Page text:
A new report by the United Nations warns that global warming is heating up the oceans to an unprecedented degree, so much so that their chemistry is being altered with profound implications for global food supply and millions of people living in coastal areas. The IPCC (Intergovernmental Panel on Climate Change) Special Report on the Ocean and Cryosphere in a Changing Climate, approved on 24 September by the 195 IPCC member governments, is further proof that global warming needs to be limited to the lowest possible level, as outlined in the 2015 Paris Agreement. This report will be a key scientific input for the climate and environment negotiations among global leaders, such as the UN Framework Convention on Climate Change Conference (COP25) in Chile in December. It was prepared by 104 authors and reviewed by editors from 36 countries.

The report reveals multiple, cascading effects on the planet and all living beings due to the rise in ocean temperatures. People in mountain regions are increasingly exposed to hazards and changes in water availability with a steady, continuing decline in glaciers, snow, ice and permafrost (cryosphere). This, in turn, will impact water availability and quality downstream. Melting glaciers will also result in a significant rise in sea levels which will increase the frequency of extreme sea-level events, such as high tides and intense storms. Increase in global temperatures means that once-in-a-century events will occur every year by mid-century in many regions. This has serious consequences for coastal cities and some island nations are likely to become uninhabitable.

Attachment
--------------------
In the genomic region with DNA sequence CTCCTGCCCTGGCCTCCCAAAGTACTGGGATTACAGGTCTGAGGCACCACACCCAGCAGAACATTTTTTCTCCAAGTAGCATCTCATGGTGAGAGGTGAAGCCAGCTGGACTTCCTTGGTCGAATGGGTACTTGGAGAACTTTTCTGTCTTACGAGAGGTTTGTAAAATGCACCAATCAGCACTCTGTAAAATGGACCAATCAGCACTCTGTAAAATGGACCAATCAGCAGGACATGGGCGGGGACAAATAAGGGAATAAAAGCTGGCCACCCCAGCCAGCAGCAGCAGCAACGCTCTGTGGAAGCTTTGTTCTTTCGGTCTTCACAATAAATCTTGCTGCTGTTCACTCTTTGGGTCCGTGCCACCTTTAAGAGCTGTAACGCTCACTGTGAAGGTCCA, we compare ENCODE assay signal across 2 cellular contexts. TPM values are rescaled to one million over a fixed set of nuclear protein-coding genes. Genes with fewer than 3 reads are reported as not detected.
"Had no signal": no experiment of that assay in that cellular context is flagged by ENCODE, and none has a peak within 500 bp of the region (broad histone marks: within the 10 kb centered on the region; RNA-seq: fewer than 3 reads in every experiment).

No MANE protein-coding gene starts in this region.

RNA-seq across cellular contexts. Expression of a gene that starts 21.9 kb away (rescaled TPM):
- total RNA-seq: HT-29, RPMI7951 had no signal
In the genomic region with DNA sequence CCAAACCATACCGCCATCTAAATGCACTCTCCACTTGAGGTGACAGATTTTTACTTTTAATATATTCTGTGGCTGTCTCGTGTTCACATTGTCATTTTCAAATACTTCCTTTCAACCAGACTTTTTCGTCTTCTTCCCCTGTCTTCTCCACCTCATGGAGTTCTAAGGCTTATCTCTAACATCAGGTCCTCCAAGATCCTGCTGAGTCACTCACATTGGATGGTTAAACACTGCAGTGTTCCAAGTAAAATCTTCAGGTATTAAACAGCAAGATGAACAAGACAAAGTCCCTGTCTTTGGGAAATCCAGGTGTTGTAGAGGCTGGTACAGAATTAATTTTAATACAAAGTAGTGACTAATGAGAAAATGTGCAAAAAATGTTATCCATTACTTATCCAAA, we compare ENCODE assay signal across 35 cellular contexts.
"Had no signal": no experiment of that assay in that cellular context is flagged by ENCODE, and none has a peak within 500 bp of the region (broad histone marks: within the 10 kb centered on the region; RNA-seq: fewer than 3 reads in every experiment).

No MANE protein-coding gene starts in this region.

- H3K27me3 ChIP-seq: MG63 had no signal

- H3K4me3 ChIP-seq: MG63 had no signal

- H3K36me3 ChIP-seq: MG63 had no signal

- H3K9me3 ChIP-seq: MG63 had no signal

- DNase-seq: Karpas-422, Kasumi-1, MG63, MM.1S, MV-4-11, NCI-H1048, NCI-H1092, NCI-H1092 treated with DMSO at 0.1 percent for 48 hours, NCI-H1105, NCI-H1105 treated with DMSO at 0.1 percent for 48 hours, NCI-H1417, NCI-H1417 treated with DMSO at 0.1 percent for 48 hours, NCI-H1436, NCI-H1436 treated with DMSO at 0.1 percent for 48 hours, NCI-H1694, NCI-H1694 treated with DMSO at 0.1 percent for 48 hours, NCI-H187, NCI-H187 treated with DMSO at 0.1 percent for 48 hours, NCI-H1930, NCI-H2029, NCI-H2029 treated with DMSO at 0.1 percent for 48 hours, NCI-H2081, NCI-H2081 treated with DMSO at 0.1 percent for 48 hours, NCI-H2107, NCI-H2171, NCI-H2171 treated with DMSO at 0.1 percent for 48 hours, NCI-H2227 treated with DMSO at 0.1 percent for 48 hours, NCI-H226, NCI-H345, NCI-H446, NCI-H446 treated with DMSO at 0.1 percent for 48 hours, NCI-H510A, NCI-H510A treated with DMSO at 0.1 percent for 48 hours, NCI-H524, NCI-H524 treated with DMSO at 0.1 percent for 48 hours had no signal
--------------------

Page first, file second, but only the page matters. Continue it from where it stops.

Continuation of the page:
Fish populations are declining in many regions as warming waters negatively impact marine ecosystems. Food supply and livelihoods face serious adjustments, as a result. Currently, fish and seafood provide about 17 per cent of the world’s animal proteins and millions of people depend on fishing economies for their livelihoods. 

To date, the ocean has taken up more than 90 per cent of the excess heat in the climate system. By 2100, the ocean will take up 2-4 times more heat than between 1970 and the present if global warming is limited to 2 °C, and up to 5-7 times more at higher temperatures. Even the former levels are significant enough to produce drastic changes. The ocean has taken up between 20 to 30 per cent of human-induced carbon emissions since the 1980s, causing ocean acidification.

The report found that measures such as substantially reducing greenhouse gas emissions, protecting and restoring ecosystems, and carefully managing the use of natural resources are required if the ocean is to be preserved. The survival of humans may depend on protecting the ocean. As Hoesung Lee, Chair of the IPCC, explains, ‘The open sea, the Arctic, the Antarctic and the high mountains may seem far away to many people, but we depend on them and are influenced by them directly and indirectly in many ways – for weather and climate, for food and water, for energy, trade, transport, recreation and tourism, for health and wellbeing, for culture and identity.’